An Example of the Python SciPy line_search() Function

The term “line search” refers to a classical statistics technique to minimize a function. The Python SciPy code library has a line_search() function that is a helper function for a line search but line_search() doesn’t actually do a line search. (Classic example of a bad function name.)

I did a quick Internet search, looking for a code example of using the line_search() function to actually perform a line search minimization and found . . . nothing. This raised an immediate red flag. I found a coulple of examples of how to call the line_search() function, all of them copied from the SciPy documentation. But there were no examples of using line_search() to do a line search. So, I set out to do so.

First I set up a function to minimize: f(x,y) = 4x^2 + 3x^2 + 1. The function has an obvious minimum at (x,y) = (0,0) when the value of the function is 1. The function looks like:

Notice that the function is convex, which loosely means it doesn’t have severe peaks and valleys, which in turn means it’s relatively easy to find the minimum.

The line_search() function accepts a function to minimize, the gradient function for the function to minimize, a starting point, and a search direction. The function returns six values but the most important one is result[0] which is called the alpha value. The alpha value is a value that you can add to the start point, in the direction of the search direction parameter, so that the new point will be closer to the minimum.

For example, let f(x,y) = 4x^2 + 3x^2 + 1, and suppose the start point is xk = (10, 10) and the direction is pk = (-0.10, -0.10). And then suppose the alpha return result is 4.0. This means a new point that’s closer to the minimum is:

xk = xk + (alpha * pk)
   = (10, 10) + 4 * (-0.10, -0.10)
   = (10, 10) + (-0.40, -0.40)
   = (9.60, 9.60)

which is in fact closer to the minimum at (0, 0).

It turns out that line_search() returns None if it can’t make any progress. So, to find the minimum of a function func, using a gradient grad, the steps in pseudo-code are:

set start point xk
set direction pk
loop until alpha is None
  alpha = line_search(func, grad, xk, pk)
  xk = xk + (alpha * pk)

I did some experiments and there were lots of problems. Briefly, line search worked well for a simple convex function with just one single independent variable, but line search didn’t work well for functions of two or more independent variables.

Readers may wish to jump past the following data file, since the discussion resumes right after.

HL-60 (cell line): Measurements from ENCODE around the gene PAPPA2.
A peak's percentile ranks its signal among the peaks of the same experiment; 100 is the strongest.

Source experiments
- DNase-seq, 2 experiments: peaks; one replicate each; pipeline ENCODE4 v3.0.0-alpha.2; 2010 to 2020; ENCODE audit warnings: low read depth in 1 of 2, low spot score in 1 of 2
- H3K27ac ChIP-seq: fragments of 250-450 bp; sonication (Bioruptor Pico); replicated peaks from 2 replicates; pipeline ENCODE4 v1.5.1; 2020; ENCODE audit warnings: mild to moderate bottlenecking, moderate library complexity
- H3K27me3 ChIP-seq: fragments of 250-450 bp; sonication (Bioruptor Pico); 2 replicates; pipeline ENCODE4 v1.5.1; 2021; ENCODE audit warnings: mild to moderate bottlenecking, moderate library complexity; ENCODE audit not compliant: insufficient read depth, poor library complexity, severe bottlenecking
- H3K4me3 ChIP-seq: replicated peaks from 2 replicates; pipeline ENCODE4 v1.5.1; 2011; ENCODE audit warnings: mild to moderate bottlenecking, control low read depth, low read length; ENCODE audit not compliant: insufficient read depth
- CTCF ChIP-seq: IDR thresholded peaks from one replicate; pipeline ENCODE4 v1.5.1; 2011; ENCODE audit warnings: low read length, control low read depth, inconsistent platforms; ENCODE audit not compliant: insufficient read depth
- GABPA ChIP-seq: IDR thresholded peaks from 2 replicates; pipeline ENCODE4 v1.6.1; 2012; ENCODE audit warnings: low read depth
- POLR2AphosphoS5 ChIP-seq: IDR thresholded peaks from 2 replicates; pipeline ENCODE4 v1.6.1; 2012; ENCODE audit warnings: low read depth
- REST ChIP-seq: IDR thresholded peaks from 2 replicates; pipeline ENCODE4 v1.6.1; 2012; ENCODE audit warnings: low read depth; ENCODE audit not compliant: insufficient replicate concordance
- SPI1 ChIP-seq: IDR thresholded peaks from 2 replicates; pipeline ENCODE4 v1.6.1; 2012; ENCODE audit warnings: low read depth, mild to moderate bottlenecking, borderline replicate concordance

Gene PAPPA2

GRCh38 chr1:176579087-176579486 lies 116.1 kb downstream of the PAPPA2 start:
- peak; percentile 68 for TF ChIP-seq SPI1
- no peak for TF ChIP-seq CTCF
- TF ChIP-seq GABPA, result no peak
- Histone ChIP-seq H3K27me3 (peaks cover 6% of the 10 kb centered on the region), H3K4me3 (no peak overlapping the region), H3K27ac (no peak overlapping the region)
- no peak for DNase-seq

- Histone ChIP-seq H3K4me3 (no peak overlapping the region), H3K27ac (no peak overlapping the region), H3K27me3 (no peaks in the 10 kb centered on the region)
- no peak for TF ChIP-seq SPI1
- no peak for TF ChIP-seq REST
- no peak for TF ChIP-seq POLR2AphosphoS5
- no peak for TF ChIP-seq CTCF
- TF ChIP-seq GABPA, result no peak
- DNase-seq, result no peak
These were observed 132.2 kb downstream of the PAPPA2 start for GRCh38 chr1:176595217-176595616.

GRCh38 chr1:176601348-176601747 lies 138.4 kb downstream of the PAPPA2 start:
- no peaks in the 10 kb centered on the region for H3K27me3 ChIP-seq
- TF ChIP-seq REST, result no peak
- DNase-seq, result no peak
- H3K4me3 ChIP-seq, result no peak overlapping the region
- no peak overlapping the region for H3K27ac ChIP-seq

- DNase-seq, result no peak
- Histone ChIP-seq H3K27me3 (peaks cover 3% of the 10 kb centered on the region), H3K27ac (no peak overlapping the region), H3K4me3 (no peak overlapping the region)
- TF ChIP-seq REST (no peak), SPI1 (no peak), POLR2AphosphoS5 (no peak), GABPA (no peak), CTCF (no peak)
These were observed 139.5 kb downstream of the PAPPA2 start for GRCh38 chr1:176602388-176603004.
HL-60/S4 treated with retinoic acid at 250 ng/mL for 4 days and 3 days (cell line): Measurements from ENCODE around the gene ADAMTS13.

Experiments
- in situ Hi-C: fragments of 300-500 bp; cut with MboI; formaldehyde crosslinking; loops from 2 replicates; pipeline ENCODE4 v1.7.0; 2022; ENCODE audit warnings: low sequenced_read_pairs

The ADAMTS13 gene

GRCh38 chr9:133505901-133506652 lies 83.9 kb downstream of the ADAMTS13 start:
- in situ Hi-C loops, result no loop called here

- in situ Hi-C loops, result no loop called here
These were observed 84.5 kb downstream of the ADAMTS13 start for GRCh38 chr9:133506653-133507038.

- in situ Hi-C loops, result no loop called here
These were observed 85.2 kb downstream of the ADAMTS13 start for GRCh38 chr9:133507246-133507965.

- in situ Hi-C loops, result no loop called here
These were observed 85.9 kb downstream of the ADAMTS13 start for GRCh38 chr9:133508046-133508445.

Just for fun, I coded up a demo to find the minimum of f(x,y) = 4x^2 + 3x^2 + 1 using a machine learning approach with a learning rate (instead of using the line_search() approach). In pseudo-code:

set start point xk
set learn rate lr
loop until satisfied
  g = grad(xk)
  xk = xk - (lr * g)

The idea here is that the gradient gives information about what direction and how far to move xk so that the value of the function will get smaller.

Three examples of portraits from artists whose style is based on lines, from moderately line-focused to extremely line-focused. Left: By artist Ikenaga Yasunari. Center: By artist Mads Berg. Right: By artist Ichiro Tsuruta.


import numpy as np
from scipy.optimize import line_search
import warnings

def func(x):
  # x is a np.float32 vector
  return 4*(x[0]**2) + 3*(x[1]**2) + 1  # scalar

def grad(x):
  return np.array([8*x[0], 6*x[1]], dtype=np.float32)

def main():
  print("\nBegin minimize f(x,y) = 4x^2 + 3y^2 + 1 demo")

  print("\nGradient descent ala machine learning, LR = 0.10: ")
  xk = np.array([10.0, 10.0], dtype=np.float32)
  lr = 0.10
  for i in range(15):
    g = grad(xk)
    xk = xk - (lr * g)
    fv = func(xk)
    print("i = %4d  x,y = %0.6f %0.6f fv = %0.4f" % (i, xk[0], \
xk[1], fv))

  print("\nUsing scipy line_search(): ")
  xk = np.array([10.0, 10.0], dtype=np.float32)  # start
  pk = np.array([-0.10, -0.10], dtype=np.float32)  # direction

  for i in range(200):
    results = line_search(func, grad, xk, pk)  # will warn
    # print(results)
    alpha = results[0]
    if alpha is None:
      print("line_search done ")

    xk = xk + alpha * pk
    fv = func(xk)
    print("i = %4d  x,y = %0.6f %0.6f fv = %0.4f" % (i, xk[0], \
xk[1], fv))

  print("\nEnd demo ")

if __name__ == "__main__":
This entry was posted in Machine Learning. Bookmark the permalink.

Leave a Reply

Please log in using one of these methods to post your comment: Logo

You are commenting using your account. Log Out /  Change )

Twitter picture

You are commenting using your Twitter account. Log Out /  Change )

Facebook photo

You are commenting using your Facebook account. Log Out /  Change )

Connecting to %s